On The Beaten Track

We came, we saw…and every so often we left entire landscapes worse for the wear. Outside grades the good and the bad of five classic destinations.

Yearbook pictures were never this good: inhabitants of the Galapagos ham for the camera and their A- outlook     Photo: Weststock



THE REGION
ANNAPURNA CIRCUIT, NEPAL
HOW IT RATES
Conservation Efforts C
Community Involvement B-
Outlook C+

THE LOWDOWN
Since Nepal opened its doors to outsiders in the 1950s, Western trekkers have flocked to the Annapurna region by the tens of thousands—bringing with them a demand for firewood and cheap labor. By the mid-1980s, large swaths of pine forest had been cut, ill-equipped porters working for $2 a day were dying of exposure, and enough ramen wrappers littered the ground to earn the area a reputation as one of the highest trash heaps on earth. The nonprofit Annapurna Conservation Area Project (ACAP), charged with managing the area since 1986, teaches locals about alternative fuels, waste disposal, and fair labor conditions; groups like the Boulder, Colorado-based Himalayan Explorers Connection (www.hec.org) assist porters by collecting clothing donations and lobbying for better wages and working conditions. But without enforced government mandates, outfitters have no incentive to jump on the bandwagon, and both workers and the environment continue to suffer. Meanwhile, the recent Maoist uprisings have brought tourism here to a near-standstill. This may help the ecosystem, but it hurts the economy.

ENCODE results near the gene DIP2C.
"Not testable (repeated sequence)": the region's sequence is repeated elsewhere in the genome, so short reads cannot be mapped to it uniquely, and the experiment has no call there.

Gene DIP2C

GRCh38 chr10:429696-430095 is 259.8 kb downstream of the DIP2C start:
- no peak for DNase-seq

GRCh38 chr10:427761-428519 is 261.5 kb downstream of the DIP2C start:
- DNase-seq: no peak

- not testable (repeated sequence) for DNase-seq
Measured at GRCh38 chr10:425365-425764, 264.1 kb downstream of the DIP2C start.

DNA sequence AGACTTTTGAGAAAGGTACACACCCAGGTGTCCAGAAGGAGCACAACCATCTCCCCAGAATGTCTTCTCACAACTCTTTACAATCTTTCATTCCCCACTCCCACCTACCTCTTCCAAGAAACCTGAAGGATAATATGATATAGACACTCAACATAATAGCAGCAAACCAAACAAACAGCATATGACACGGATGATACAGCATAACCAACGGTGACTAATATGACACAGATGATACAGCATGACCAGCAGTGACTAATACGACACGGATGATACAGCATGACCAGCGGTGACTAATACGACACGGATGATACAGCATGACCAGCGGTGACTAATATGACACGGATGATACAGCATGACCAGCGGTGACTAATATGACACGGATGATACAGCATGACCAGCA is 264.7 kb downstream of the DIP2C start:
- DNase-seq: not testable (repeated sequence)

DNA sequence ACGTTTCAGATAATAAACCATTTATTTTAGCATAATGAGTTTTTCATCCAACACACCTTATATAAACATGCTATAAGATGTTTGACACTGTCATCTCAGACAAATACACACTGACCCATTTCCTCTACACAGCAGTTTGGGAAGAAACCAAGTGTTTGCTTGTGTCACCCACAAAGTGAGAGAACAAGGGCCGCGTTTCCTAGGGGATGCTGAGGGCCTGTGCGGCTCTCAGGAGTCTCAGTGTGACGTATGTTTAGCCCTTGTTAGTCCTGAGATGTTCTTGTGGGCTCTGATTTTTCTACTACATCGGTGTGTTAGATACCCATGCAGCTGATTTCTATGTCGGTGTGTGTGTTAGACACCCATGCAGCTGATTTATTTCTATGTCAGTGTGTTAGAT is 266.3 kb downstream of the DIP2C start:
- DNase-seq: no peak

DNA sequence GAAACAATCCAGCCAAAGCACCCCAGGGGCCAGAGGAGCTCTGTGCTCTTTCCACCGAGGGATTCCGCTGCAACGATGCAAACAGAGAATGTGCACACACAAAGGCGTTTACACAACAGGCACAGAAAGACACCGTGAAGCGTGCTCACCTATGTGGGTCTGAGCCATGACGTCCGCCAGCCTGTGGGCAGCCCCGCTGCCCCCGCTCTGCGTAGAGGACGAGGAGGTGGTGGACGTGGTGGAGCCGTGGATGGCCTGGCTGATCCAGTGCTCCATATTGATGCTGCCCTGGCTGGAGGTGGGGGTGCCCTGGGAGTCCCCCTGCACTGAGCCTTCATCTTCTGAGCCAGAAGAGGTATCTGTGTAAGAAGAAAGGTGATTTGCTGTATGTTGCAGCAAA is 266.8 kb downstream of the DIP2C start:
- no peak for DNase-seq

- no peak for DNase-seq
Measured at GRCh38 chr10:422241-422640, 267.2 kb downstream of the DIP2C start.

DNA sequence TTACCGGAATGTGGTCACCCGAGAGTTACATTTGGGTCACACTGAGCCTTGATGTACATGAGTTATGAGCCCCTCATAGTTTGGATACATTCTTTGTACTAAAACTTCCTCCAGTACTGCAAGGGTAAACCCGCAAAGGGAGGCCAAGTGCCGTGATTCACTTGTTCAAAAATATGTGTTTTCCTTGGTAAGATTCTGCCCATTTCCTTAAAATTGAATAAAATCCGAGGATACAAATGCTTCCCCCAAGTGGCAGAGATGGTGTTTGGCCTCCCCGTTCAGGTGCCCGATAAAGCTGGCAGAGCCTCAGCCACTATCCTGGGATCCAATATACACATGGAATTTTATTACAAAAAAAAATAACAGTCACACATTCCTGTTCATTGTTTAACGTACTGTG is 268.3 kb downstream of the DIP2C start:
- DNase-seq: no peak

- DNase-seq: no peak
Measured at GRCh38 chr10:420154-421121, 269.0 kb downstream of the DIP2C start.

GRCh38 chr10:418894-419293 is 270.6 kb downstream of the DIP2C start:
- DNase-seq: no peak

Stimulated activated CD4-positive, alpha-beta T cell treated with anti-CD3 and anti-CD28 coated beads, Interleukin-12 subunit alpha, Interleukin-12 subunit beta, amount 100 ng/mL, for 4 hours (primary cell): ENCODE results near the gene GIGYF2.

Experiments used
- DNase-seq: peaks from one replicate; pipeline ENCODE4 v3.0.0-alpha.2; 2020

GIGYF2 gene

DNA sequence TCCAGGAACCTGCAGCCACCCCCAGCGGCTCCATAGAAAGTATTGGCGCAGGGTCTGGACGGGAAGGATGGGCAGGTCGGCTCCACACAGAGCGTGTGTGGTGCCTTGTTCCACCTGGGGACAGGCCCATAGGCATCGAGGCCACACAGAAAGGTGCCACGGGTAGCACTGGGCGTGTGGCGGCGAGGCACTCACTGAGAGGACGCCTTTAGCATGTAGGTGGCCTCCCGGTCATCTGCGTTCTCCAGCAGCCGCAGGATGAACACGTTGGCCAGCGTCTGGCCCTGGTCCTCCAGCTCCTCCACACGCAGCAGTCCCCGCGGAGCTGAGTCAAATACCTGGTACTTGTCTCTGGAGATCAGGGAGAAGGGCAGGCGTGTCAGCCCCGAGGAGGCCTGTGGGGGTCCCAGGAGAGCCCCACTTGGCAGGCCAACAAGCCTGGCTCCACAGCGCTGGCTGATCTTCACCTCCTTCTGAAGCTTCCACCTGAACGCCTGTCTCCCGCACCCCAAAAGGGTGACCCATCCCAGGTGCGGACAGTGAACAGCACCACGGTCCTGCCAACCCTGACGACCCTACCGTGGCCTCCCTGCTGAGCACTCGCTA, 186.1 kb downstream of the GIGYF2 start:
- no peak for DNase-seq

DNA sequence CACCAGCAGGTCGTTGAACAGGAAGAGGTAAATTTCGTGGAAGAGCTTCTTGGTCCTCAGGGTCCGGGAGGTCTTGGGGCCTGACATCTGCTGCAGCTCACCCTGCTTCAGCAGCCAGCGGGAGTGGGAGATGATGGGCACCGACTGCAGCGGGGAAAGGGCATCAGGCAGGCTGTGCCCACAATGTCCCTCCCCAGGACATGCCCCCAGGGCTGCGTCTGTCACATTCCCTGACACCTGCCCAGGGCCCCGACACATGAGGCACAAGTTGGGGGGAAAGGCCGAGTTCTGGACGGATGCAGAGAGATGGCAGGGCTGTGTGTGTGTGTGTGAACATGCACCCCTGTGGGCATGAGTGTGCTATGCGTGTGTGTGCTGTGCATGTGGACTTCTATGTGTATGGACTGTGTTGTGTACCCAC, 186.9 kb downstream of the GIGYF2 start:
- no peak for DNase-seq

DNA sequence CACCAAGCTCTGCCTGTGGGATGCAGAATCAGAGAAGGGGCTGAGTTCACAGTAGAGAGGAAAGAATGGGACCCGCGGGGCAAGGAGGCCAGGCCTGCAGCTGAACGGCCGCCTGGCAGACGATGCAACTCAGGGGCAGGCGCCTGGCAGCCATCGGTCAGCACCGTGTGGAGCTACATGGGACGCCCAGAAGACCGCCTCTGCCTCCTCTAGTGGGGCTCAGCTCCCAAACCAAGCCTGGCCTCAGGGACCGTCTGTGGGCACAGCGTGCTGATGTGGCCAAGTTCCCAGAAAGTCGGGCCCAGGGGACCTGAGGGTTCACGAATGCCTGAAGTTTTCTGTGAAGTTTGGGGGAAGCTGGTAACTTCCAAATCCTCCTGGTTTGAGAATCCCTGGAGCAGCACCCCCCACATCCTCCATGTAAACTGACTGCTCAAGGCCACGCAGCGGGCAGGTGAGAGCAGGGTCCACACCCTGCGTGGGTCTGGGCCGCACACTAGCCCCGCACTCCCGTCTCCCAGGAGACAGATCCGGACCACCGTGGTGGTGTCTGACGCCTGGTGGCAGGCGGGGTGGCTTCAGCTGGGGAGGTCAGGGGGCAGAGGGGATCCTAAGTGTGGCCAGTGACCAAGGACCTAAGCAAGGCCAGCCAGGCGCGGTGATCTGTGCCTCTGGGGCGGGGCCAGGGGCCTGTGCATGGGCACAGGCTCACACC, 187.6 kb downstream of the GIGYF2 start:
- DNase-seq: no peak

THE GREENEST WAY TO GO NOW
The adventure outfitter KarmaQuest (650-560-0101, www.karmaquests.com) emphasizes interaction with local villagers and donates up to 5 percent of its take to ACAP. The company's Annapurna Circuit trips are on hold until the region stabilizes; in the meantime, try its 12-day trek through the calmer Langtang Valley.

THE REGION
GALÁPAGOS ISLANDS, ECUADOR
HOW IT RATES
Conservation Efforts A
Community Involvement B
Outlook A-

THE LOWDOWN